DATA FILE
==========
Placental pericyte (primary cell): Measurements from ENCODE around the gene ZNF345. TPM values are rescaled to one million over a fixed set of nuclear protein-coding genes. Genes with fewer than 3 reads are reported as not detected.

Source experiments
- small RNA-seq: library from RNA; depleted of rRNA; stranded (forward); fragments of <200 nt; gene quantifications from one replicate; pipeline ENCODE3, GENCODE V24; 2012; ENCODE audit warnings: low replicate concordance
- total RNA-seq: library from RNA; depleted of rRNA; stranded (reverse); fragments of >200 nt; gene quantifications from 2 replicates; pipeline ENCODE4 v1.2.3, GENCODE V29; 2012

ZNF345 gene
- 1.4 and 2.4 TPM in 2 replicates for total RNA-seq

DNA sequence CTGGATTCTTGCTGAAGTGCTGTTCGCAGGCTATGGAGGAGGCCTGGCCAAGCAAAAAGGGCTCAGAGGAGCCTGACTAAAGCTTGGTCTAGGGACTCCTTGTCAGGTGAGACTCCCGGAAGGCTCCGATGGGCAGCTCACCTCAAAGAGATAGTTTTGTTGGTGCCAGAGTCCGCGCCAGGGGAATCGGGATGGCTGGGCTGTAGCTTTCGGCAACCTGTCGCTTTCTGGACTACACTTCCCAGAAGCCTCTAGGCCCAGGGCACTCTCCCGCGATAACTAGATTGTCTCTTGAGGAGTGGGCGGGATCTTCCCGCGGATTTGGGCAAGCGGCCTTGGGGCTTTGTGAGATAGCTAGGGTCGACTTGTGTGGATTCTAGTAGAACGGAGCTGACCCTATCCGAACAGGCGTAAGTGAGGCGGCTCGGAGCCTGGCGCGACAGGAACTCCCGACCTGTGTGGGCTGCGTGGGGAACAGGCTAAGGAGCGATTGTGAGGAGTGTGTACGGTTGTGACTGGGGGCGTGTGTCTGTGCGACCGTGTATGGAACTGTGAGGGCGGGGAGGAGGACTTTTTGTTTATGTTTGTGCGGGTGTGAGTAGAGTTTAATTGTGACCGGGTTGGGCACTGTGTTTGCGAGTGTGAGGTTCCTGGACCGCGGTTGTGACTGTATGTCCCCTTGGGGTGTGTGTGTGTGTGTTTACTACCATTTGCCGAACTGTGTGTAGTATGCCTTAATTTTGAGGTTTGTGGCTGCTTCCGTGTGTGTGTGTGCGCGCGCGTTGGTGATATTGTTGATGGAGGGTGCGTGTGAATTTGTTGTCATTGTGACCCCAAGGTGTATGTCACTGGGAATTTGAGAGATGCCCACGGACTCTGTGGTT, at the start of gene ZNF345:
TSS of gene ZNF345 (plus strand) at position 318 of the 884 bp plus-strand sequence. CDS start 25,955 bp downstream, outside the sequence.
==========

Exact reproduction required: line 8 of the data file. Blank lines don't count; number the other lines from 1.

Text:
TSS of gene ZNF345 (plus strand) at position 318 of the 884 bp plus-strand sequence. CDS start 25,955 bp downstream, outside the sequence.